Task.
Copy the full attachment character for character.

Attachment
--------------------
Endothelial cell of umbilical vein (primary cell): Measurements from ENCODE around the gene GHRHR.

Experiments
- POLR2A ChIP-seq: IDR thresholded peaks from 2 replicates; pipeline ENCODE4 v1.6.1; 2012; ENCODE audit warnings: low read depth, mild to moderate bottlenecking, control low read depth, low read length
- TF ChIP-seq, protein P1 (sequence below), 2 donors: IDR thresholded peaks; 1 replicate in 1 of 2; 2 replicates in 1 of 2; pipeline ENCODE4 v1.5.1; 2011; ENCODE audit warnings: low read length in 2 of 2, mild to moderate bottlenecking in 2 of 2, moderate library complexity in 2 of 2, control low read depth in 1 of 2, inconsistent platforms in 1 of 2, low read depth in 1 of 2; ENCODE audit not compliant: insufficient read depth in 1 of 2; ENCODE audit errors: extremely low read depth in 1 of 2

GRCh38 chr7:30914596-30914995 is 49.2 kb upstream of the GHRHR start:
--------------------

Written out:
Endothelial cell of umbilical vein (primary cell): Measurements from ENCODE around the gene GHRHR.

Experiments
- POLR2A ChIP-seq: IDR thresholded peaks from 2 replicates; pipeline ENCODE4 v1.6.1; 2012; ENCODE audit warnings: low read depth, mild to moderate bottlenecking, control low read depth, low read length
- TF ChIP-seq, protein P1 (sequence below), 2 donors: IDR thresholded peaks; 1 replicate in 1 of 2; 2 replicates in 1 of 2; pipeline ENCODE4 v1.5.1; 2011; ENCODE audit warnings: low read length in 2 of 2, mild to moderate bottlenecking in 2 of 2, moderate library complexity in 2 of 2, control low read depth in 1 of 2, inconsistent platforms in 1 of 2, low read depth in 1 of 2; ENCODE audit not compliant: insufficient read depth in 1 of 2; ENCODE audit errors: extremely low read depth in 1 of 2

GRCh38 chr7:30914596-30914995 is 49.2 kb upstream of the GHRHR start: